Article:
Previous articles in this series:

I can’t believe Bret is making me do this. I’m going to hold out next offseason.

1. Craig Kimbrel, ATL
2. Aroldis Chapman, CIN
3. Greg Holland, KC
4. Kenley Jansen, LAD

It’s pretty self-explanatory up top. Kimbrel is a monster and shows no signs of slowing down. Ditto Chapman, who is also left-handed and that’s pretty cool. Holland was actually more valuable than Kimbrel last year for our purposes, but he’s older. Jansen’s dealing with a foot injury might miss some or all of April, but since these are three-year rankings, that doesn’t matter so much.

5. Mark Melancon, PIT
6. David Robertson, CHW
7. Cody Allen, CLE
8. Dellin Betances, NYY
9. Trevor Rosenthal, STL

Melancon is still one of the game’s most underrated relievers. He’s been downright dominant since leaving the Red Sox, throwing 142 innings of sub-2.00 ERA ball the past two years. He’s about to turn 30, but you have to love him in that park for the next few seasons. Robertson and Allen are just good #analysis. Betances is low based on talent alone, but we’re not even sure he’s going to close and we’ve only seen him be dominant once. Rosenthal may seem low if you look at what he did in 2012-2013, but he led to more walks in 2014 than Boston’s train system did this winter. No, I’m not bitter. You’re bitter.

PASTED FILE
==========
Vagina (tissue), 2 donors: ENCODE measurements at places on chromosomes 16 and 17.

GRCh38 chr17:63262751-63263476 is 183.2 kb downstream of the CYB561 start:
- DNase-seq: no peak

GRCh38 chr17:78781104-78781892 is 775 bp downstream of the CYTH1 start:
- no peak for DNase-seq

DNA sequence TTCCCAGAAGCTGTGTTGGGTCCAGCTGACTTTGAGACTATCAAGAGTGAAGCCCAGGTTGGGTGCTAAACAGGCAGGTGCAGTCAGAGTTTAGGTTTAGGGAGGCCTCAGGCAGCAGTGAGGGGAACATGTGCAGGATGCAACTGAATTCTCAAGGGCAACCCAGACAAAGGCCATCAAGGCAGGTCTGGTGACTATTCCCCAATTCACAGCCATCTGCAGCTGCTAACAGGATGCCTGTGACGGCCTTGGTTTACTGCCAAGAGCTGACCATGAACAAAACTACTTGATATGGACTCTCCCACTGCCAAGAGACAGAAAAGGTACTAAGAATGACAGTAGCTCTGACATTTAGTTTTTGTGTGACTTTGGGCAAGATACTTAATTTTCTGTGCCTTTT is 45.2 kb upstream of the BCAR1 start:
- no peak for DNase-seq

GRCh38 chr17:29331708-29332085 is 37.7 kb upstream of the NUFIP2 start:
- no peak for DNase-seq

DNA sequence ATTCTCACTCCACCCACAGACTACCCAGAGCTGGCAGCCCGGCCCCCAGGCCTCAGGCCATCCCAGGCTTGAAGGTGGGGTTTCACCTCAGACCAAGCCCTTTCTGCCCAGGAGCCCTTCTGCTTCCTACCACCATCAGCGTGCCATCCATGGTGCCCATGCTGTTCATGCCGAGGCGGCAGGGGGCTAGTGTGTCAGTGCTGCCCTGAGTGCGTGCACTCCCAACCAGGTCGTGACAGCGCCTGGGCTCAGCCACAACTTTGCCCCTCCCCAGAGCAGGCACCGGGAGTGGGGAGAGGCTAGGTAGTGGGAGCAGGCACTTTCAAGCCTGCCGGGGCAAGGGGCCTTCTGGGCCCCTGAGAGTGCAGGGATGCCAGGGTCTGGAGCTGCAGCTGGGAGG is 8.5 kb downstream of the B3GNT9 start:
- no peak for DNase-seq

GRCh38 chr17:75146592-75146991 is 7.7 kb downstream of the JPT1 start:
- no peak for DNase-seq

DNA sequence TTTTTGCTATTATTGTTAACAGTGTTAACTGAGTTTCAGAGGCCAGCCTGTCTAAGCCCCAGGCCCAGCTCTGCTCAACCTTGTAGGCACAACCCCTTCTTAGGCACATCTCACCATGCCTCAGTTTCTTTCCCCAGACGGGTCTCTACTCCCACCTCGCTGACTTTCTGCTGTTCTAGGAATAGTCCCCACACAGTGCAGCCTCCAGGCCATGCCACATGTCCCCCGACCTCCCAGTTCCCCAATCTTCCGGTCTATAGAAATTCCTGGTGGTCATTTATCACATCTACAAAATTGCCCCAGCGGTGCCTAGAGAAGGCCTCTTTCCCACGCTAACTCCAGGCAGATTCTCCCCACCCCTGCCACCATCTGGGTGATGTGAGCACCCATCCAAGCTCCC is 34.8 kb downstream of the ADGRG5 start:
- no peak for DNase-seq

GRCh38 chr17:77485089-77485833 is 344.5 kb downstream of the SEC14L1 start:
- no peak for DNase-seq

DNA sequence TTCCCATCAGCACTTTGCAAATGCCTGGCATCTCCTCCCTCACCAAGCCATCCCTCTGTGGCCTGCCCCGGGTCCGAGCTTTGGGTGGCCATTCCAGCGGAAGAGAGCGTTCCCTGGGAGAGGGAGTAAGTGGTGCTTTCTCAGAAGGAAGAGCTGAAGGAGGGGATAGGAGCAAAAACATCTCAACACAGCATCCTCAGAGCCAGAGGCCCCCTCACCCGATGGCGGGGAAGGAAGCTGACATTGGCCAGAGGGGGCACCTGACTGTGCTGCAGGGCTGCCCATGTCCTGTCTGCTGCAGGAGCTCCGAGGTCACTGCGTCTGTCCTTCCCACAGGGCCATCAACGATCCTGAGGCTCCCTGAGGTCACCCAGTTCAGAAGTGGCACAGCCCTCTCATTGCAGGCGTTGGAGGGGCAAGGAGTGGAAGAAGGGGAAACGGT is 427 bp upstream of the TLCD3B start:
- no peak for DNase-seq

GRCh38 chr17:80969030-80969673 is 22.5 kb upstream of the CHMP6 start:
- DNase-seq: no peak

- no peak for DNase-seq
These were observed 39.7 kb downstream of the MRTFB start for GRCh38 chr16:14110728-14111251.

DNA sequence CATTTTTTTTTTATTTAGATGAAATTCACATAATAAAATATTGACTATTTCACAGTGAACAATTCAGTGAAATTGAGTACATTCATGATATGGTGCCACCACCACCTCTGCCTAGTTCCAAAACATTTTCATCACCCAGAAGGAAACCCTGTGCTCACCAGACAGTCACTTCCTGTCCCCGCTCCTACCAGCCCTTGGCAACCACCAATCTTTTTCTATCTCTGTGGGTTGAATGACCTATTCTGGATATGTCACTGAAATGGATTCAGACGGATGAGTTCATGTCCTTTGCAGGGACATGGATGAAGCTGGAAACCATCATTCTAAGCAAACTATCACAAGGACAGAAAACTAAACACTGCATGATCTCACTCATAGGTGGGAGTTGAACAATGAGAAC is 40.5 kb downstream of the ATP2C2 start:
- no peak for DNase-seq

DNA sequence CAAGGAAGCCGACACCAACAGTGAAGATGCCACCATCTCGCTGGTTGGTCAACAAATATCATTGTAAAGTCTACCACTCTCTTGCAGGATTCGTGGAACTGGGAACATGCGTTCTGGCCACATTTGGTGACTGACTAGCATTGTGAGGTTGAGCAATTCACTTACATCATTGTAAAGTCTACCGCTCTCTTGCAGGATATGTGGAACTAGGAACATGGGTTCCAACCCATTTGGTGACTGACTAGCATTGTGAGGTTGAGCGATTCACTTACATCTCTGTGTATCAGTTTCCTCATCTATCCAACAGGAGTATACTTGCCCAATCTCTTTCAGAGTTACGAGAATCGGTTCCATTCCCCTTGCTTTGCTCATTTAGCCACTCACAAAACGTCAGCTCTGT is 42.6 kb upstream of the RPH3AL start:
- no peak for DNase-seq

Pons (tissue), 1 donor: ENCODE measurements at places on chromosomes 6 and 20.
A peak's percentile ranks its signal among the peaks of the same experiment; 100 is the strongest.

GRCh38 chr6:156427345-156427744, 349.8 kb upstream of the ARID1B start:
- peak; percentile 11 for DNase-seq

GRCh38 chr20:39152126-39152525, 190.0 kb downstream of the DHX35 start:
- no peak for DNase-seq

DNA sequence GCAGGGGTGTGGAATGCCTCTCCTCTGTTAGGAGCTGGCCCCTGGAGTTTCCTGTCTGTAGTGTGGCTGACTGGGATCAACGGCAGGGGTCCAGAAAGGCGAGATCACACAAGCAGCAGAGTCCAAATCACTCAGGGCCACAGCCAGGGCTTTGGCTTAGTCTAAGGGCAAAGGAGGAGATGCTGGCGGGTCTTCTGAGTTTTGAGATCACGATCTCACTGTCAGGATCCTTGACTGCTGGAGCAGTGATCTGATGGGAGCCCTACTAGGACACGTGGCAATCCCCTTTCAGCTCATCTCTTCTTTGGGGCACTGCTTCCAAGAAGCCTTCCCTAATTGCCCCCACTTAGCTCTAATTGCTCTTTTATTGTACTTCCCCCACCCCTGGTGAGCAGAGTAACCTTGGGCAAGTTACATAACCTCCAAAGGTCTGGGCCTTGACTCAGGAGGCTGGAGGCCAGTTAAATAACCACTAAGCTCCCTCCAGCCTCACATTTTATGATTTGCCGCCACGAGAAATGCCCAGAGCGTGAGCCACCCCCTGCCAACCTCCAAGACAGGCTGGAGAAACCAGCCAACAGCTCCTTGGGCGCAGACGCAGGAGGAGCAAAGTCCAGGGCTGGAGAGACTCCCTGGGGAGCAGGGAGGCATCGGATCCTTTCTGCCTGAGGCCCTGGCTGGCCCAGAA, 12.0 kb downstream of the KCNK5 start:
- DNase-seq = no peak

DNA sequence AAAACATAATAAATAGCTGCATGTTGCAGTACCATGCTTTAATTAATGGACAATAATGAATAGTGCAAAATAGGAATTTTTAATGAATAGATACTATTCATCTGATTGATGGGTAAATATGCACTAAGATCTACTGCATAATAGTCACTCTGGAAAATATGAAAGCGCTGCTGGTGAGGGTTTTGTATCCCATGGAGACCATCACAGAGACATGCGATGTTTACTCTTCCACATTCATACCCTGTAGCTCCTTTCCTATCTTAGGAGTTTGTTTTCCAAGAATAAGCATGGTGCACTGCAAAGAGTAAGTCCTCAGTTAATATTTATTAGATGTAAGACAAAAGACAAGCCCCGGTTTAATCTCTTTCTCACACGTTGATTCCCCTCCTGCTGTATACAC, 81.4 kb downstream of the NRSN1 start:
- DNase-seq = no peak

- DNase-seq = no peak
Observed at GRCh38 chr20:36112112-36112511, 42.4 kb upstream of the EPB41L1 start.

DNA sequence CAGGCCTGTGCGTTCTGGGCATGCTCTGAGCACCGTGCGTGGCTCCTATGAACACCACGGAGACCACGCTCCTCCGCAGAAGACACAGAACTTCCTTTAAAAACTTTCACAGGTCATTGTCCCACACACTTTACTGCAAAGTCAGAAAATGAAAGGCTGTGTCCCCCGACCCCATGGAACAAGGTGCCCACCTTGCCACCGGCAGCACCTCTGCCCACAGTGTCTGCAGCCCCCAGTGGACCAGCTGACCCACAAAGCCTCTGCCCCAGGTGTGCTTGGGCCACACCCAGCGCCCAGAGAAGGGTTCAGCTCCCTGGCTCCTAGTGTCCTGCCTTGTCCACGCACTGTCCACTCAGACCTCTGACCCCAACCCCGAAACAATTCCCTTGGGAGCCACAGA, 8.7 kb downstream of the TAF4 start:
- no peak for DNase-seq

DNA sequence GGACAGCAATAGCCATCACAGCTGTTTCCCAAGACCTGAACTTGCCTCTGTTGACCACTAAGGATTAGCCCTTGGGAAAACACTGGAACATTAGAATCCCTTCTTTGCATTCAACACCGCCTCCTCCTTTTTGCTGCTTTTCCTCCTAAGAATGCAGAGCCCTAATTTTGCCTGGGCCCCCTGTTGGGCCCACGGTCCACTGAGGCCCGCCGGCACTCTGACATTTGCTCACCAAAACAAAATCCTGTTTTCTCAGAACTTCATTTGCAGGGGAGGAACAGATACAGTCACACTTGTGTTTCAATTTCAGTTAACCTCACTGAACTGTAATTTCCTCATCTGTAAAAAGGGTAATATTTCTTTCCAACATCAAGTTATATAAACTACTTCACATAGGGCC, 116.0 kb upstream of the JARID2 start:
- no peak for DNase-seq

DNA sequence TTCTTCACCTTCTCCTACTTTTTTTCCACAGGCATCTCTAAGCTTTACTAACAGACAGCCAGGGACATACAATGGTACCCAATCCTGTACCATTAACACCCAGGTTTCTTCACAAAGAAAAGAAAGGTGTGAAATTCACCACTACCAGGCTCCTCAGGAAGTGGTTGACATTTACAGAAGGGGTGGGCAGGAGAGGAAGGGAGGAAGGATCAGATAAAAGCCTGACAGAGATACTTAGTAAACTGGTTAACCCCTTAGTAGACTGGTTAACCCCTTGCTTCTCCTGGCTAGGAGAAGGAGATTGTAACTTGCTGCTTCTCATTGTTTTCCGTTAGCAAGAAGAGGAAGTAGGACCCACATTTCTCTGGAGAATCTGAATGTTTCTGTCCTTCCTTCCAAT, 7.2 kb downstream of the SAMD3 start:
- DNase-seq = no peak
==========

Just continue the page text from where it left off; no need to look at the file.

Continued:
10. Steve Cishek, MIA
11. Glen Perkins, MIN
12. Zach Britton, BAL
13. Jacob McGee, TB

Cishek and Perkins are perennially under drafted because they play for meh teams (industry term) and don’t post insane strikeout numbers, but their consistency should be valued. Britton lacks their upside but is young and has the stuff to thrive, even in Baltimore. McGee’s erratic and has some injury concerns, but when he’s right, he’s like a left-handed Rosenthal.

14. Ken Giles, PHI
15. Wade Davis, KC

Neither has a closing gig right now, but these are three-year rankings and both could be earning saves at a moment’s notice. Plus, Giles and Davis are both worth owning in 12-team leagues even if they never close. They’re that good. If peeing your pants is cool, then consider the Giles, Davis tier.

16. Sean Doolittle, OAK
17. Huston Street, LAA
18. Koji Uehara, BOS
19. Jonathan Papelbon, PHI
20. Fernando Rodney, SEA

Shoulder injuries are scary, so because he’s had to see a doctor, Doolittle ranks down here. Street’s probably not as old as you think he is—he’s just entering his age-32 season—and while he’s a lock to miss time, he’s effective when on the mound. Uehara’s so old that he might not be pitching in year three, but he’s too good to discount heavily on the front-end. We’ve been hearing about how bad Papelbon’s becoming for so long now that he may actually be underrated, and he’s still “only” 34. Rodney’s about to be 38, despite sporting his hat as though he’s in middle school, and is a pretty reliable short-term RP2. Let’s hope his last few years lead to more moments like this.

21. Andrew Miller, NYY
22. Drew Storen, WAS
23. Neftali Feliz, TEX
24. Addison Reed, ARI
25. Joakim Soria, DET

You could rank Miller up with Giles and Davis based on ability, or you can rank him in the mid-30s based on the fact that he’s not set as a closer and has horrible contextual factors. We’ll split the middle here. Storen is young and serviceable but lacks upside, while Reed and Feliz are young and serviceable with lower floors. Soria is somehow already almost 31, but he’s something else in Detroit you can bank on closing pretty soon.

26. Joaquin Benoit, SD
27. Santiago Casilla, SF
28. Luke Gregerson, HOU
29. Hector Rondon, CHC
30. Francisco Rodriguez, MIL